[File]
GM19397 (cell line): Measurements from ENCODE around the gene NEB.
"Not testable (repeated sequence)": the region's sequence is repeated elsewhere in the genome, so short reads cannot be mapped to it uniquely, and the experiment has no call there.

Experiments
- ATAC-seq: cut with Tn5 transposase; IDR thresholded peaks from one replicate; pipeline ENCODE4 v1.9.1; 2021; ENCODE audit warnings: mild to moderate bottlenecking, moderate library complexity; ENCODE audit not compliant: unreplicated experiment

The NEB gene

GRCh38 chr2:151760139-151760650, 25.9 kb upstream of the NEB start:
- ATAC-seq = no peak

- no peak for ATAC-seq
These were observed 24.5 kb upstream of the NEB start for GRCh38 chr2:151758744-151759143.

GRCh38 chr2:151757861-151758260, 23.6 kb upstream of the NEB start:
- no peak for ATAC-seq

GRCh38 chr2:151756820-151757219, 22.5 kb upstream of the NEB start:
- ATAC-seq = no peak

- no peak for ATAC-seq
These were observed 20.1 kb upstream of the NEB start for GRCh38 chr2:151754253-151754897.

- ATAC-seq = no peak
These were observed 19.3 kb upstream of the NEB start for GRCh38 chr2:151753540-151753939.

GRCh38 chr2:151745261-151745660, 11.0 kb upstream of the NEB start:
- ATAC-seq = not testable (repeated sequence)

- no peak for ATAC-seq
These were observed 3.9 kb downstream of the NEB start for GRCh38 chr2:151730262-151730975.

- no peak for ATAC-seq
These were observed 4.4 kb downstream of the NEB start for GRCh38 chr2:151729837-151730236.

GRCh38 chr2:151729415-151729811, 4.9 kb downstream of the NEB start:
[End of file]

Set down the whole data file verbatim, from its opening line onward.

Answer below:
GM19397 (cell line): Measurements from ENCODE around the gene NEB.
"Not testable (repeated sequence)": the region's sequence is repeated elsewhere in the genome, so short reads cannot be mapped to it uniquely, and the experiment has no call there.

Experiments
- ATAC-seq: cut with Tn5 transposase; IDR thresholded peaks from one replicate; pipeline ENCODE4 v1.9.1; 2021; ENCODE audit warnings: mild to moderate bottlenecking, moderate library complexity; ENCODE audit not compliant: unreplicated experiment

The NEB gene

GRCh38 chr2:151760139-151760650, 25.9 kb upstream of the NEB start:
- ATAC-seq = no peak

- no peak for ATAC-seq
These were observed 24.5 kb upstream of the NEB start for GRCh38 chr2:151758744-151759143.

GRCh38 chr2:151757861-151758260, 23.6 kb upstream of the NEB start:
- no peak for ATAC-seq

GRCh38 chr2:151756820-151757219, 22.5 kb upstream of the NEB start:
- ATAC-seq = no peak

- no peak for ATAC-seq
These were observed 20.1 kb upstream of the NEB start for GRCh38 chr2:151754253-151754897.

- ATAC-seq = no peak
These were observed 19.3 kb upstream of the NEB start for GRCh38 chr2:151753540-151753939.

GRCh38 chr2:151745261-151745660, 11.0 kb upstream of the NEB start:
- ATAC-seq = not testable (repeated sequence)

- no peak for ATAC-seq
These were observed 3.9 kb downstream of the NEB start for GRCh38 chr2:151730262-151730975.

- no peak for ATAC-seq
These were observed 4.4 kb downstream of the NEB start for GRCh38 chr2:151729837-151730236.

GRCh38 chr2:151729415-151729811, 4.9 kb downstream of the NEB start: